James Connolly visited the Wallace sisters on his visit to Cork when he spoke about military tactics at a meeting organised by Tadhg Barry in January 1916. They were friendly with Constance Markievicz of the Irish Citizen Army and both the sisters were members of the I.C.A. Historian John Borgonovo has recounted how they organised a youth and Women’s Citizen Army in Cork which lasted until 1921 and took part in many parades involving the labour movement during the period. Labour organiser and socialist Cathal O’Shannon lodged over their shop for the period while he worked in Cork.

One of the last official acts of Lord Mayor Tomás MacCurtain was to visit the Wallace shop late on Friday night 19th March 1920. Florence O’ Donoghue, then Head of Intelligence, recounted how Tomás then left the shop with the recently elected Alderman Tadhg Barry about 11pm that night. Just a few hours later the Lord Mayor of Cork was murdered by R.I.C. men in the family quarters overhead his own shop at 40 Thomas Davis Street in Blackpool.

There is a family account how MacCurtain’s successor in office Terence MacSwiney, a regular caller to the Wallaces, went behind the counter and even sold a newspaper and a packet of cigarettes to a customer shortly before his arrest in August 1920, as the Wallace sisters were busy at the particular time. Muriel MacSwiney, his wife, in her December 1951 deposition to the Bureau of Military History mentionshow early on she became aware of “a little newspaper shop kept by the Misses Wallace, who were later connected to The Citizen Army”.

Sheila and Nora both worked in the shop and lived overhead at the time and the room behind was regularly used for Volunteer and I.R.A. Brigade meetings. Sheila held the formal rank of Staff Officer as Brigade Communications officer, this was quite unique and she was possibly the only female officer of rank in the I.R.A. She was awarded a pension of £55-16-8 under the Military Pension Act from October 1934 and her rank was confirmed.This rank is alsoinscribed on her gravestone in St. Finbarr’s Cemetery. Later on the shop was raided several times and was finally closed by order of the British Military dated 14th May 1921 and the sisters were expelled from Cork city.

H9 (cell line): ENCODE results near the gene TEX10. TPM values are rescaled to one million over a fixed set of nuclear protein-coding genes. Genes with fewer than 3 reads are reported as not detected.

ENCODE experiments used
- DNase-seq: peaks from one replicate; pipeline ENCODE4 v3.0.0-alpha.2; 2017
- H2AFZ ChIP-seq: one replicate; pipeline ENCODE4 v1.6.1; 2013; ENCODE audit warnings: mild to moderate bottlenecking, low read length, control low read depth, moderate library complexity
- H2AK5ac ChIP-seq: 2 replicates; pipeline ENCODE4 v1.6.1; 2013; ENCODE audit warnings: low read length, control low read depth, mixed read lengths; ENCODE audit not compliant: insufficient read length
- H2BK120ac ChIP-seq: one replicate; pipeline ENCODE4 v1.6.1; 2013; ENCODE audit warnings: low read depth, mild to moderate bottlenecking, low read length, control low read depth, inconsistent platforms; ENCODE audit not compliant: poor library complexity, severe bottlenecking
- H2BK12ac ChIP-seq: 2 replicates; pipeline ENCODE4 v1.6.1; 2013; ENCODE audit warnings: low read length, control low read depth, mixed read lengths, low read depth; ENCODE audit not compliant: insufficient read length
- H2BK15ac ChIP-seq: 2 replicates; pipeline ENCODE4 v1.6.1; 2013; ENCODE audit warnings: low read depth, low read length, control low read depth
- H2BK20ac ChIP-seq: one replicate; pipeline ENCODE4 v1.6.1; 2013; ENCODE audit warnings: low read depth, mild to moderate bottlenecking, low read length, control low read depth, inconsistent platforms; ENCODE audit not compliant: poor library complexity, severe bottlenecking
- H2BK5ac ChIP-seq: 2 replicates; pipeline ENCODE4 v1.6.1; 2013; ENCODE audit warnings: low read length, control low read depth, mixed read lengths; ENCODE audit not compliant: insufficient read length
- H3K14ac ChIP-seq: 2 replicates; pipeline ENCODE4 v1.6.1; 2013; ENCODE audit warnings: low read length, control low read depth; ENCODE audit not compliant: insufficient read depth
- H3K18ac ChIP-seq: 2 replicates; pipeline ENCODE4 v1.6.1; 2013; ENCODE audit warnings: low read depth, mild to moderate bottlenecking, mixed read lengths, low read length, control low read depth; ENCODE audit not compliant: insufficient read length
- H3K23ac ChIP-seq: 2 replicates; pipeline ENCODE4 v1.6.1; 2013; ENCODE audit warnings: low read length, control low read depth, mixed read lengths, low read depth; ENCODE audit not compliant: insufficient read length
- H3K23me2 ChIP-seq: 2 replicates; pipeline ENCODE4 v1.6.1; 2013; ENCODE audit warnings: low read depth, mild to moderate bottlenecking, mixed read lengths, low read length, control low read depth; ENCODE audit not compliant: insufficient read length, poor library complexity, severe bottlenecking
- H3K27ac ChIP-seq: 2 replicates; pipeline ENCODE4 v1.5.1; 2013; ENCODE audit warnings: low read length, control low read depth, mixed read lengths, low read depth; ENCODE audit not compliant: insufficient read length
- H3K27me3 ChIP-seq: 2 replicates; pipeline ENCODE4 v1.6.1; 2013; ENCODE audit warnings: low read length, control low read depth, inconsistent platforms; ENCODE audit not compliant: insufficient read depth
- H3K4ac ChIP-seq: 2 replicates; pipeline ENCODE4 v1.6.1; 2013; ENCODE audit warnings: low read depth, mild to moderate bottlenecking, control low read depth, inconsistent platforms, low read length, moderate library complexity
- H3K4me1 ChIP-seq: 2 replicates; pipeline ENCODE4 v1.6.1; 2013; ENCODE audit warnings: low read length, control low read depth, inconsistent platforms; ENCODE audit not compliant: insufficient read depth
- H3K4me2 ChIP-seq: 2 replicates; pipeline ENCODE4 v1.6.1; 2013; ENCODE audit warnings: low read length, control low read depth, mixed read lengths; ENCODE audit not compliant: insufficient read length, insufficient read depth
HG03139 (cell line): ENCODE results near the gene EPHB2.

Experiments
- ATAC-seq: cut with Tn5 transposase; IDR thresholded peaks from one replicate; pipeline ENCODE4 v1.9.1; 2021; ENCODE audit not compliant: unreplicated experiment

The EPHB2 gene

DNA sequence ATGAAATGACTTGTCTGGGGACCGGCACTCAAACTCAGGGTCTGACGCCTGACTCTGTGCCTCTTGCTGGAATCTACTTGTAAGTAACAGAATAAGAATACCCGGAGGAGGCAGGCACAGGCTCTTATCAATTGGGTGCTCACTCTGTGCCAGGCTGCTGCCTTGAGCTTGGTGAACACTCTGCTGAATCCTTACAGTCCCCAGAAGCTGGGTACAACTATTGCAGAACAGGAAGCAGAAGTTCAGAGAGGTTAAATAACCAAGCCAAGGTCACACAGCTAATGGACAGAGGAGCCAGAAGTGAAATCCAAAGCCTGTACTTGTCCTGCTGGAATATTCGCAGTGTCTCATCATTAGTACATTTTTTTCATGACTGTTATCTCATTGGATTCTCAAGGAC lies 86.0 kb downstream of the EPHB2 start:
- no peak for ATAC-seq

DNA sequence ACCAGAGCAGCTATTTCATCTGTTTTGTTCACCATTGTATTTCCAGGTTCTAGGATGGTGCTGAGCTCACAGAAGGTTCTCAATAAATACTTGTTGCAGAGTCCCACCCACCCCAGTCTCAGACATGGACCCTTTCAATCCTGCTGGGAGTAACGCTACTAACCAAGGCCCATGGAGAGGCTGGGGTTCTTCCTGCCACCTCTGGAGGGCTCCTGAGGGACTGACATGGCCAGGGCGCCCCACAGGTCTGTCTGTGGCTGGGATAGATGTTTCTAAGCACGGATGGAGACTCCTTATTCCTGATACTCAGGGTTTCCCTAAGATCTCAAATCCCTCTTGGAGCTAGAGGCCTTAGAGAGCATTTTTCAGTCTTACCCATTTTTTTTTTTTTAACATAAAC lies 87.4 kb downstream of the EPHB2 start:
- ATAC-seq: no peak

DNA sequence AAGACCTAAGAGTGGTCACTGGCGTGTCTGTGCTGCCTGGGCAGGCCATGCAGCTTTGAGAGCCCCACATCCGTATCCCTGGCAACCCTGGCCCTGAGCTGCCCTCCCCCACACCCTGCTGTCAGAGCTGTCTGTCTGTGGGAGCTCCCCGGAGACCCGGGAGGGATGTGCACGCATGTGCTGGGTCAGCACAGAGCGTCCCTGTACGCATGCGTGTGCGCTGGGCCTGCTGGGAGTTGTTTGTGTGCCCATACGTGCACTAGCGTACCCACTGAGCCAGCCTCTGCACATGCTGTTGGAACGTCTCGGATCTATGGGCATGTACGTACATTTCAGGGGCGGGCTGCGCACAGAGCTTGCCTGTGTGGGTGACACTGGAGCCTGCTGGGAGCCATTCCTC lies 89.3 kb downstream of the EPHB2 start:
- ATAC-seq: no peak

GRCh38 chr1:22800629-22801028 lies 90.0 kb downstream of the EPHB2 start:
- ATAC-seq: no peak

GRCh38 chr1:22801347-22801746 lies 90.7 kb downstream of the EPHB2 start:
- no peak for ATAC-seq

It reopened immediately after the Truce, indeed Liam Deasy then Adjutant of the First Southern Division recalled a jovial meeting at the premises on 12th July 1921 with the officers of the First Cork Brigade and Tom Barry. As the sisters took the anti-treaty side in the Civil war, it was raided regularly by the Free State forces. Later on the sisters lived on the Old Youghal Road.

Anne Twomey

Historian Anne Twomey who will talk about the Wallace Sisters on 30th July.

The years of “working in impossible conditions”, carrying despatches in all weathers and the associated stress took a heavy toll on the sisters. This was recorded in their military service pension applications in 1934. Sheila died on 14th April 1944, on the Friday of Easter week.It was acknowledged by the Pensions Board that Nora who had developed tuberculosis in the 20s and spent some time in Switzerland, acquired her illness due to her exposure to all conditions of weather, wet and cold due to her intense activities, while acting as an intelligence agent. Nora    traded on at the shopuntil 1960. She passed away on 17th September 1970.

The premises was later used as a bookmakers shop and later still a dressmakers. The shop which appeared on a drawing by artist Brian Lawlor dated May 1974 in his book “Cork” appears to have been demolished sometime in the 1970s.

 

Anne Twomey of the Shandon Area History group will give an account of the story of the Wallace Sisters on Saturday afternoon 30th July at 2.30 in the Maldron Hotel. All welcome to attend and participate in the discussion afterwards.

The Shandon Area History group organised an unique exhibition entitled “Ordinary Women in Extraordinary Times” featuring remarkable women from the area and their contribution to the War of Independence at the St. Peter’s Church in North Main Street. in June 2016.